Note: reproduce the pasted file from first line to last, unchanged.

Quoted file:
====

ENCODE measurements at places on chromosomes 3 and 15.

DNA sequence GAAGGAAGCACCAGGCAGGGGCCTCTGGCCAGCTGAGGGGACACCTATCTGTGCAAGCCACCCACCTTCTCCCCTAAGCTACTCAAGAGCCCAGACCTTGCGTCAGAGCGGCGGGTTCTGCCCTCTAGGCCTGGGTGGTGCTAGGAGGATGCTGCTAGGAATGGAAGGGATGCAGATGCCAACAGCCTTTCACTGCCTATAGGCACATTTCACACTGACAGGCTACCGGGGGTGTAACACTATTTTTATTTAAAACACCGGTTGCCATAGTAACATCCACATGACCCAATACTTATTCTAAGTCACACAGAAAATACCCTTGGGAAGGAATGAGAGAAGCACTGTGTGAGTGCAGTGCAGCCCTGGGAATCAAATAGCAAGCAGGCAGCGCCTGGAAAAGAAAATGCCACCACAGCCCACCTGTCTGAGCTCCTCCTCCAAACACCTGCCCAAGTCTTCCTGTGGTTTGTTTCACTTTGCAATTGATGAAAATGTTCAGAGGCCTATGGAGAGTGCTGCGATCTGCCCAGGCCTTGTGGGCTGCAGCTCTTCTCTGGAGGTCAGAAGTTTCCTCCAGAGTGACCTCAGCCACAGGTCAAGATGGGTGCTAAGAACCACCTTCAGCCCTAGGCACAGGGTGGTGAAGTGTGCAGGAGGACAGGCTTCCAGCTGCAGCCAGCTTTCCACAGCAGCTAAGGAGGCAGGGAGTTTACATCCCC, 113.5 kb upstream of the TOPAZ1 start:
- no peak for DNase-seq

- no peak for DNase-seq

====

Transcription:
ENCODE measurements at places on chromosomes 3 and 15.

DNA sequence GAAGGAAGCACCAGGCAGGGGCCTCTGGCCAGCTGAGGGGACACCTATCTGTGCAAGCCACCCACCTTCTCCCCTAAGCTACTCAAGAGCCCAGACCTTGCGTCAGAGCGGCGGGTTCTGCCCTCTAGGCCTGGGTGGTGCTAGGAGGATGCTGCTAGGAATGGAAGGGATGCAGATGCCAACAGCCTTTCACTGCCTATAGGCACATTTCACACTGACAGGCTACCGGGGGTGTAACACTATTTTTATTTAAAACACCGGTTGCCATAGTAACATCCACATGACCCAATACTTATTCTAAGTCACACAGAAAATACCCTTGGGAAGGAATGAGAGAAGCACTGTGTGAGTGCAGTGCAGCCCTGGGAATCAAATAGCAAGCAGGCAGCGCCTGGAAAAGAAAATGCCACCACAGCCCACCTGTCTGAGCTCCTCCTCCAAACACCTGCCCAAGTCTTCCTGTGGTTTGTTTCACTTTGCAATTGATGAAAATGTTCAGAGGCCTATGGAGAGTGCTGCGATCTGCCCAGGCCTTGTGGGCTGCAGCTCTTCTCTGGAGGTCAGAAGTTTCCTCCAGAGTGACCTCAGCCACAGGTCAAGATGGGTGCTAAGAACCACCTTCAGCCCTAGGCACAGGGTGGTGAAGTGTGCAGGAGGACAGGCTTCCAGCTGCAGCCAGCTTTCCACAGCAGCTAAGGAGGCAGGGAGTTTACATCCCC, 113.5 kb upstream of the TOPAZ1 start:
- no peak for DNase-seq

- no peak for DNase-seq